I'm sure you know that evangelicals pray to the Father, as Jesus instructed us to do. But this doesn't mean that we should not also pray to Jesus. He didn't say, "And when you pray, pray only to the Father, not to me." There was no need for me to address Jesus' instruction to pray to the Father because I agree with it. Likewise, we do pray to the Father in Jesus' name; that isn't the issue.

Your explanation of what it means to "invoke the Name of Deity" doesn't agree with biblical usage of the expression "to call on" or "to call on the name of" a deity. In biblical usage, this means to appeal to that deity (in prayer), to ask that deity for something. The Liddell-Scott lexicon defines the Greek word epikale? to mean "to call upon a god, invoke, appeal to"; Friberg's Analytical Lexicon gives "invoking God's name in prayer"; and other lexical reference works have similar definitions.

Besides, I cited several other New Testament texts that refer to praying to Jesus that don't depend on that word.

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nackhadlow,

I'm sure you know that evangelicals pray to the Father, as Jesus instructed us to do. But this doesn't mean that we should not also pray to Jesus. He didn't say, "And when you pray, pray only to the Father, not to me." There was no need for me to address Jesus' instruction to pray to the Father because I agree with it. Likewise, we do pray to the Father in Jesus' name; that isn't the issue.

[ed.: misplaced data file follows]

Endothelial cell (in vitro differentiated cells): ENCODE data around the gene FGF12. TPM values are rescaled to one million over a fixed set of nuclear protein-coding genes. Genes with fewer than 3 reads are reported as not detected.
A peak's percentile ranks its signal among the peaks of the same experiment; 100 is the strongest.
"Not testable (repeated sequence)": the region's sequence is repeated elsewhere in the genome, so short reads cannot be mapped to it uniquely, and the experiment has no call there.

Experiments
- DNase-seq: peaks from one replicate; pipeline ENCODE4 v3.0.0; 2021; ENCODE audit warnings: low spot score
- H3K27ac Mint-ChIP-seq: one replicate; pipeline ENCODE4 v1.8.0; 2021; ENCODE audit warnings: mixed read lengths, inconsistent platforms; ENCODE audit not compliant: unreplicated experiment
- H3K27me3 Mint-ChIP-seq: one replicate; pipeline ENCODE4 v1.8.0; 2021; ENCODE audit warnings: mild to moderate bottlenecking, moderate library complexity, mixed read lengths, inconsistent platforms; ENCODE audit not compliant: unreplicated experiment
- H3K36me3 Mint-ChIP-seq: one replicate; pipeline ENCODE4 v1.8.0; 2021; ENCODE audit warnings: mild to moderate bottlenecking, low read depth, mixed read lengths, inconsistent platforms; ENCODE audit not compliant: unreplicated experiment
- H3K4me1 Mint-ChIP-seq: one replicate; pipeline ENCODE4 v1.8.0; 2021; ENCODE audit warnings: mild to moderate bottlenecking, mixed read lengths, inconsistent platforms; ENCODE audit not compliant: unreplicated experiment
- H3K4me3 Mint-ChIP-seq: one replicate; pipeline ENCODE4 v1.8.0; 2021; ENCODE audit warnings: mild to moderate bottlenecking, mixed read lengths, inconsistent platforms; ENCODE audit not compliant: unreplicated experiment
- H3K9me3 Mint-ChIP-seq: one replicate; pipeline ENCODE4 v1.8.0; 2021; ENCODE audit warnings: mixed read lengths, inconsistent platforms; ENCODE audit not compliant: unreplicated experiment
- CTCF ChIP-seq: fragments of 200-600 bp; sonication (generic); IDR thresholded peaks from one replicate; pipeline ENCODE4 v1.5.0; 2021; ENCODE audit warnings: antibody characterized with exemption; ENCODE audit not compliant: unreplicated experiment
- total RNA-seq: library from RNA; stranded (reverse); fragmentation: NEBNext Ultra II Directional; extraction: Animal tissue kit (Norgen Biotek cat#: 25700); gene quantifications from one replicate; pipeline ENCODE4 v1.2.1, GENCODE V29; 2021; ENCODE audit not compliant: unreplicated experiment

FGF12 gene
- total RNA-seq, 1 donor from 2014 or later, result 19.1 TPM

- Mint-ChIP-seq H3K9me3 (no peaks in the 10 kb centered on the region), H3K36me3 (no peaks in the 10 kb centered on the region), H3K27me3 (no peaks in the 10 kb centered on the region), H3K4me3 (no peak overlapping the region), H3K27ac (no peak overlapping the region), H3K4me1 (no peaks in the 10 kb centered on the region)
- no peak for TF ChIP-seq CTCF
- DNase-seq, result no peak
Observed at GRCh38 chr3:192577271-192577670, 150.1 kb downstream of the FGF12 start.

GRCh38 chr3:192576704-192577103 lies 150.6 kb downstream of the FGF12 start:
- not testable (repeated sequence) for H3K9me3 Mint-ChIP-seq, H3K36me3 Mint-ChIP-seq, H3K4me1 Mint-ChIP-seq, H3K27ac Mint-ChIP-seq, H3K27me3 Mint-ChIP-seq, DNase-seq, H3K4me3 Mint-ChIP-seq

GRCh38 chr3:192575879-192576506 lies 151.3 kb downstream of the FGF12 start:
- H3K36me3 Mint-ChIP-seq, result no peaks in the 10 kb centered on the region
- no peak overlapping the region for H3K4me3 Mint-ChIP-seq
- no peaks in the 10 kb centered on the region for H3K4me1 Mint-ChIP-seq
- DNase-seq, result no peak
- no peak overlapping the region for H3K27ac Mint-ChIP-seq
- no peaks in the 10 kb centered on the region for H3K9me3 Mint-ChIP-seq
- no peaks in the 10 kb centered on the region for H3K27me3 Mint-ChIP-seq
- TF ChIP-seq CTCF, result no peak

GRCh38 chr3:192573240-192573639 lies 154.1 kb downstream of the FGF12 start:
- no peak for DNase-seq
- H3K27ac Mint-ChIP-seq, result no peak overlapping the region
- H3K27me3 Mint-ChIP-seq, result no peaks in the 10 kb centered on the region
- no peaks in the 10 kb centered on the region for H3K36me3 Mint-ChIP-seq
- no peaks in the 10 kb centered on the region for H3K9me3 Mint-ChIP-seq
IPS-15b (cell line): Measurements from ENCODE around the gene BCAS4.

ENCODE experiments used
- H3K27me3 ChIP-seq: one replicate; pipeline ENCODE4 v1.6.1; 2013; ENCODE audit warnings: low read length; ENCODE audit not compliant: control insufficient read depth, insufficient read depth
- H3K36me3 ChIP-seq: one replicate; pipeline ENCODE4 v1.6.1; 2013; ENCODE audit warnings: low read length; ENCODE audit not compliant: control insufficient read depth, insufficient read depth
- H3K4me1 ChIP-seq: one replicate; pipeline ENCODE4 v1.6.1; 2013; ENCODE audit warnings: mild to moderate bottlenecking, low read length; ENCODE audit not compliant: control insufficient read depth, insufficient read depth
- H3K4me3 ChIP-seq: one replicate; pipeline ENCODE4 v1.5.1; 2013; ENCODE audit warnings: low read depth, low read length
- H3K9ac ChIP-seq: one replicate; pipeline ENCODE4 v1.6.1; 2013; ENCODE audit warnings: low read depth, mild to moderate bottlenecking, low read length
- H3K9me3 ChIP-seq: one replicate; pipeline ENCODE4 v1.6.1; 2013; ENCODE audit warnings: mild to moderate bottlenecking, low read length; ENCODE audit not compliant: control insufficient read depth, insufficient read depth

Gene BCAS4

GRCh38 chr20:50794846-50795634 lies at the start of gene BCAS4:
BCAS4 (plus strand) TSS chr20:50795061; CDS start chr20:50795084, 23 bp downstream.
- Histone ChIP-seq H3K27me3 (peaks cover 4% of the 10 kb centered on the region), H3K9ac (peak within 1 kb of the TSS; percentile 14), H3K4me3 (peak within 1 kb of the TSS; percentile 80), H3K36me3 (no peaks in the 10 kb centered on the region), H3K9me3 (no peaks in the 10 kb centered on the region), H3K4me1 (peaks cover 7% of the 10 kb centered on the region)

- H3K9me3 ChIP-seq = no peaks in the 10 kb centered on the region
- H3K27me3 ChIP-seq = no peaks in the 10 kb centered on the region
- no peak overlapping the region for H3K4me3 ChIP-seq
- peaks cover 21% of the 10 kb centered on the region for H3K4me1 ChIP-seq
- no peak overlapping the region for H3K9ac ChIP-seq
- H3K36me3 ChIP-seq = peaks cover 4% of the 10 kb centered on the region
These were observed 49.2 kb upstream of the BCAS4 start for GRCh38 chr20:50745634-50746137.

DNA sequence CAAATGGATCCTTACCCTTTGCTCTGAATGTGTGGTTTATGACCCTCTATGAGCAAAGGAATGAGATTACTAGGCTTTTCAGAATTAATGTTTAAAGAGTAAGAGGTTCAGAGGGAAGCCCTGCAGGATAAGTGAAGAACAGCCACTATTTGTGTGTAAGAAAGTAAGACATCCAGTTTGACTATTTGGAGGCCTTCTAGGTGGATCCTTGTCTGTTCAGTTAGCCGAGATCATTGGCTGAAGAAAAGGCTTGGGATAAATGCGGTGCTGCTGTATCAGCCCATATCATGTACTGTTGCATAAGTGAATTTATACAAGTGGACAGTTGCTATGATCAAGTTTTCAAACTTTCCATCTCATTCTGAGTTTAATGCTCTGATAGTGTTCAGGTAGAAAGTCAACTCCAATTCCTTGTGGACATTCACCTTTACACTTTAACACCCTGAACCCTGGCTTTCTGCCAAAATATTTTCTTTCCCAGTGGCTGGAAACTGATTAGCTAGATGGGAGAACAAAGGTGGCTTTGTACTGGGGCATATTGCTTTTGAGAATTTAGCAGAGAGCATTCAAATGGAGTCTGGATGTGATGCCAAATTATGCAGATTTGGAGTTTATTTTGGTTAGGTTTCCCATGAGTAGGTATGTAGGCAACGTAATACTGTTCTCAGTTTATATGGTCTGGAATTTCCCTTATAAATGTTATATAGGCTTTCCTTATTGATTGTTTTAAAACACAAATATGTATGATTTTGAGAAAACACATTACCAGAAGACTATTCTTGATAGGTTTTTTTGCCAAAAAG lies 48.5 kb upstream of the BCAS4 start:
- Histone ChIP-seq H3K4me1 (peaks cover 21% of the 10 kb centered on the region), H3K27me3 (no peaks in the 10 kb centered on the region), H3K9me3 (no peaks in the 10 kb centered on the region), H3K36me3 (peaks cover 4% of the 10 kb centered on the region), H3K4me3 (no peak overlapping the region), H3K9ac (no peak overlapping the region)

So would you acknowledge that the key way we do pray is scriptural, and is indeed instructed by Jesus in the Bible?

My understanding would be then that you acknowledge this would be valid Christian prayer.

Your explanation of what it means to "invoke the Name of Deity" doesn't agree with biblical usage of the expression "to call on" or "to call on the name of" a deity. In biblical usage, this means to appeal to that deity (in prayer), to ask that deity for something. The Liddell-Scott lexicon defines the Greek word epikale? to mean "to call upon a god, invoke, appeal to"; Friberg's Analytical Lexicon gives "invoking God's name in prayer"; and other lexical reference works have similar definitions.

To clarify, are you saying you believe a meaning of invoking the merits, power and authority of the deity in question is necessarily textually and historically excluded by the usage of the word/phrase?

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This article seems to be written as more of a defence of a certain practice then an attack upon the LDS church. More specifically taht a prayer to Jesus is just as valid as a prayer to the Father. To Which I agree. However when Christ instructed us he instructed us to pray to the Father.